Health and Reemployment of Older Workers in Germany

Thursday, 19 July 2018
Distributed Paper
Walter BARTL, Martin Luther University Halle-Wittenberg, Germany
Demographic ageing has promoted different approaches of ‘age management’ in many countries of the world as the Madrid International Plan of Action on Aging (MIPAA) shows. The extension of working lives is one of these approaches leading to an increasing activation of older workers. In Germany, the employment rates of age groups 50plus have increased considerably during the last decades due to decreasing possibilities of early retirement and to decreasing risks of unemployment of older workers. Complementary to these developments unemployed persons 50plus have become a special target group of labor market policies. Unemployment is known to deteriorate psychological wellbeing and physiological health. This is one of the reasons why labor market policies in Germany have started to offer health courses for older workers. Against this backdrop the proposed contribution will analyze determinants of reemployment of older unemployed persons and pay special attention to effects of health status and participation in health courses.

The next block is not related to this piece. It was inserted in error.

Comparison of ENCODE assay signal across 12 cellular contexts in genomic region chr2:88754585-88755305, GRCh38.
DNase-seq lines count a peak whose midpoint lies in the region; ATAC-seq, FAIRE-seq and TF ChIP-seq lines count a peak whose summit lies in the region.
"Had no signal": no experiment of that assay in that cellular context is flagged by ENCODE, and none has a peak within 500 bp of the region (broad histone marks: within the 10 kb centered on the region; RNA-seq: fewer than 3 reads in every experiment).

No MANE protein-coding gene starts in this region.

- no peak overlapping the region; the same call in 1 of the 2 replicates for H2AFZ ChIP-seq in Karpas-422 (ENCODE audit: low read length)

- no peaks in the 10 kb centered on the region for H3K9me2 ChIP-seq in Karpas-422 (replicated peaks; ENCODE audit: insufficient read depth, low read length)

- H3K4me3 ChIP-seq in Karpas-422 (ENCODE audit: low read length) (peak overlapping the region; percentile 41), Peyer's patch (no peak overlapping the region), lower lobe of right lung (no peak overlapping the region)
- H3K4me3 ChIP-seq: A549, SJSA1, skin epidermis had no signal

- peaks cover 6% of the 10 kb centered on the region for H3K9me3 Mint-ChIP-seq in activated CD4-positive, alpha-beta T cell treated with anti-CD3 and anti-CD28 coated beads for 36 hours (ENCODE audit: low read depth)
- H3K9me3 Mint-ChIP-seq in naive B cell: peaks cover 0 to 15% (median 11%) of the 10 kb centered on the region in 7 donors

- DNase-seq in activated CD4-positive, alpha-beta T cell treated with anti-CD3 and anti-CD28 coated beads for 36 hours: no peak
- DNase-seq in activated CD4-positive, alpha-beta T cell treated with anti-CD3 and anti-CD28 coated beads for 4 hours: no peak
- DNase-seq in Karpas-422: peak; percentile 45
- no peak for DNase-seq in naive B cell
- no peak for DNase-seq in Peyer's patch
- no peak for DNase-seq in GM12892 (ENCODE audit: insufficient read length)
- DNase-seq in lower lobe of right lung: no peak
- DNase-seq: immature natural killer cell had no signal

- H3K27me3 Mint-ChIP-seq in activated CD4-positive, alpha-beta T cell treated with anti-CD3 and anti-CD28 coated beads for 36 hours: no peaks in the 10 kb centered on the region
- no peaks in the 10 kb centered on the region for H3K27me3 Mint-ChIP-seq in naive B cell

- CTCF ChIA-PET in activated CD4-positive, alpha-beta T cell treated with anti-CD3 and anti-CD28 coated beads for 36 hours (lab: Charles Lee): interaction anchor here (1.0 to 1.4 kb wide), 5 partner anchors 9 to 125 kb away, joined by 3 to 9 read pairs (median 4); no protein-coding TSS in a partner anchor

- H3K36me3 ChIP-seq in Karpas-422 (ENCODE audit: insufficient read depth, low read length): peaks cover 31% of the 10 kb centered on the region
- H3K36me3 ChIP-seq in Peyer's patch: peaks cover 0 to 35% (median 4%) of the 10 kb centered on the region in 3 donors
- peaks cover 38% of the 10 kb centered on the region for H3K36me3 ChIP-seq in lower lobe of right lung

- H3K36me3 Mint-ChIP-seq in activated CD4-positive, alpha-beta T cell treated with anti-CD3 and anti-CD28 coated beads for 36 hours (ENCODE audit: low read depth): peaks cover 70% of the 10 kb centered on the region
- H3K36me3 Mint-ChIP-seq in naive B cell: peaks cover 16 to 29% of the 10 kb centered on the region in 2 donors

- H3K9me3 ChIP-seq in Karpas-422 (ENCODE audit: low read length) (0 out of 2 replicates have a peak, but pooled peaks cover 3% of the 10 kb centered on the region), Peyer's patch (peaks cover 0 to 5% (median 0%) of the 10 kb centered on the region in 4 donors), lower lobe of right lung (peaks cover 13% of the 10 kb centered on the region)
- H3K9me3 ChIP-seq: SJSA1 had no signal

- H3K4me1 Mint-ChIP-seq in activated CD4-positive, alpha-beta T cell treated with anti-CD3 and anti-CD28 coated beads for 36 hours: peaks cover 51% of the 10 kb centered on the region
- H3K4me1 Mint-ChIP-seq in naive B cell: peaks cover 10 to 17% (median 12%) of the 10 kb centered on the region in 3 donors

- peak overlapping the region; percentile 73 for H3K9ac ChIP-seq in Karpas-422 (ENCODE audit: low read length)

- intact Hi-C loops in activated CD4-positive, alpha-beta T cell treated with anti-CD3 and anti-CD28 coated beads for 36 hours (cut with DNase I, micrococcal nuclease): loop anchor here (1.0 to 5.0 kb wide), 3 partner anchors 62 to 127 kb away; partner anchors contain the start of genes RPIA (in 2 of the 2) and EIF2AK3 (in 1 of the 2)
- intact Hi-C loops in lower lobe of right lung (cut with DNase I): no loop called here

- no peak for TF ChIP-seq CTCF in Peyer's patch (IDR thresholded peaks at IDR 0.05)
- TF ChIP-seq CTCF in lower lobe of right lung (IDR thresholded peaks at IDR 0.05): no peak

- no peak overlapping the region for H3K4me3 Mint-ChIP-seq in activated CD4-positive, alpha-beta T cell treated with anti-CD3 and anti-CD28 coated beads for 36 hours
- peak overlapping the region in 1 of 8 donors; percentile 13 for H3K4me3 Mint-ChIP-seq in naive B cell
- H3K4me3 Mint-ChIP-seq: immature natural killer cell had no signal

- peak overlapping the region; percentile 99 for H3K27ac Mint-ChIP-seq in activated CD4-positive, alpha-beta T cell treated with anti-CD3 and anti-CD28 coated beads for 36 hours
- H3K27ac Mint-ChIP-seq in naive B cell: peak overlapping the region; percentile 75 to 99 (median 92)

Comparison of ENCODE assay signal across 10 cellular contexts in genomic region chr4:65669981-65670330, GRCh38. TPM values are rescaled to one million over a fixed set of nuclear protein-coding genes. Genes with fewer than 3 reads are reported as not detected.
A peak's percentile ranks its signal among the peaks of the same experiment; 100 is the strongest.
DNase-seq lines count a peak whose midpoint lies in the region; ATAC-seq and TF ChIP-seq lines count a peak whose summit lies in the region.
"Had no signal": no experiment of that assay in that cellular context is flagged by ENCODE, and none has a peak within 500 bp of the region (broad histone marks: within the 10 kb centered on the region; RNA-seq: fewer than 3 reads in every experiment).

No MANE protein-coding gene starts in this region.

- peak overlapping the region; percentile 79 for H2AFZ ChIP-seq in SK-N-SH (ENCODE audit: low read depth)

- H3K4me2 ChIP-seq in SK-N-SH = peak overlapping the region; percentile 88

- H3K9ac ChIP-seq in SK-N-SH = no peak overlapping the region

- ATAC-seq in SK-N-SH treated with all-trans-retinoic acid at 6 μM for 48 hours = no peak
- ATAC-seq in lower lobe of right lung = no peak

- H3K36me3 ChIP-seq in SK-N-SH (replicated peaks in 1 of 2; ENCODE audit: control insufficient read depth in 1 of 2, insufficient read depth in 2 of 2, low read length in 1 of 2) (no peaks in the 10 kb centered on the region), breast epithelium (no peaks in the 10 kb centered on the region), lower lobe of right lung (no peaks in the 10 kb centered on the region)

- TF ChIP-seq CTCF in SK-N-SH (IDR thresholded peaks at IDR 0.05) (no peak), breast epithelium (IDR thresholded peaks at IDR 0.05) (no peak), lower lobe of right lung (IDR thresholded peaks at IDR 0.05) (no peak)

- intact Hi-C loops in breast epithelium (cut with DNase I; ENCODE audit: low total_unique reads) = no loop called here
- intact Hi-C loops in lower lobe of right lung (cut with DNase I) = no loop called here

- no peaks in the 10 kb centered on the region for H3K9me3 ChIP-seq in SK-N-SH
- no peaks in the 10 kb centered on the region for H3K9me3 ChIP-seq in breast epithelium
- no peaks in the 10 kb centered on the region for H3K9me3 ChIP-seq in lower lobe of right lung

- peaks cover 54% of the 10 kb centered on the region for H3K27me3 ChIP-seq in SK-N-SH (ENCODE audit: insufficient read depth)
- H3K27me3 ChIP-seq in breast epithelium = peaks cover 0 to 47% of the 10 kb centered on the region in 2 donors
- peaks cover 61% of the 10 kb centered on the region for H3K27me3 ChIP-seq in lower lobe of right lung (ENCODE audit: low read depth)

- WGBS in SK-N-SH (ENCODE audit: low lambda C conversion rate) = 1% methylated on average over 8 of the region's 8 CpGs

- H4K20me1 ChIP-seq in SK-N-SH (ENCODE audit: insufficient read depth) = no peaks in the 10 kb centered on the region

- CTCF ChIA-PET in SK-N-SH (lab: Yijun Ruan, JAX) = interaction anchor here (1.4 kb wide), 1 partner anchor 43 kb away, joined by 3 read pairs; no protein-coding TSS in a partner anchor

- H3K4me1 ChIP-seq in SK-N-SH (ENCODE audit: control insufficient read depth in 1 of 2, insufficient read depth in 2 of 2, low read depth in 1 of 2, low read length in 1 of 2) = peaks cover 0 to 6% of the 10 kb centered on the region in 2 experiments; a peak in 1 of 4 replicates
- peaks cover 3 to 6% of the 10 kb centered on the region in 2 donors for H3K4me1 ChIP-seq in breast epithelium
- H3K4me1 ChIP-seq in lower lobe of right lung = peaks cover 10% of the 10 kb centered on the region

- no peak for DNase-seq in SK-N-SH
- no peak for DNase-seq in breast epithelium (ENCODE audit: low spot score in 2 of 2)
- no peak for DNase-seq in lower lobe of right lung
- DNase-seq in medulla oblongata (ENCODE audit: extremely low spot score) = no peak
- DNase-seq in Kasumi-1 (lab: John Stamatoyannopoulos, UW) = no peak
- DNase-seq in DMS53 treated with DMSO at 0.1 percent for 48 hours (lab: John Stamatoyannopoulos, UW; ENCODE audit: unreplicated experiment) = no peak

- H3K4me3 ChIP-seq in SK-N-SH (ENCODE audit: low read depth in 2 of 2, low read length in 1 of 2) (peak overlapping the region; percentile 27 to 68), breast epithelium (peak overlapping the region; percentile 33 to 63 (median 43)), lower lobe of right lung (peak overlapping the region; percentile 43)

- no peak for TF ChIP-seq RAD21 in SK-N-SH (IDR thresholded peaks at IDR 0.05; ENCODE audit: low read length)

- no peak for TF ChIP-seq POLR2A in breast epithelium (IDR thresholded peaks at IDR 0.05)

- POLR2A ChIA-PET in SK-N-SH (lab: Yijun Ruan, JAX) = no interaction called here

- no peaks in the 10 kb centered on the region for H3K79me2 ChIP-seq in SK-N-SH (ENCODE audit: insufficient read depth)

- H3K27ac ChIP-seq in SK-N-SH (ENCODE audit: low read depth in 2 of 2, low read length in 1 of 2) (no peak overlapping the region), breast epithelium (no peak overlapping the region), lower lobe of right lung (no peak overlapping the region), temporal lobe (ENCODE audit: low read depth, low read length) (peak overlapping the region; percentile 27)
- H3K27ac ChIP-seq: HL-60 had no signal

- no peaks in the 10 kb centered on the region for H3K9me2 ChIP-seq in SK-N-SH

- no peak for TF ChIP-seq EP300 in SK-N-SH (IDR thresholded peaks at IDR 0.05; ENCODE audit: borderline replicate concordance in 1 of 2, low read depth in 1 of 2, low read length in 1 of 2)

The theoretical framework of this study is based on an institutional life course perspective. From this point of view legislation on the official retirement age and on criteria of employment disability pension schemes are crucial for processes of reemployment because they influence decisions of employers and (potential) employees as opportunity structures. Furthermore, organizational characteristics of potential employers (e.g. age stereotypes), personal features of the unemployed (e-g- qualification, health, search behavior) as well as the regional context (e.g. level of unemployment) play a major role in the reemployment process.

The empirical analysis is based on nine waves of the panel study 'Labour Market and Social Security' (PASS) by the German Institute for Employment Research (IAB). First results show that both, subjective health status and participation in health courses increases the chances of reemployment significantly. However, this effect is smaller for older unemployed.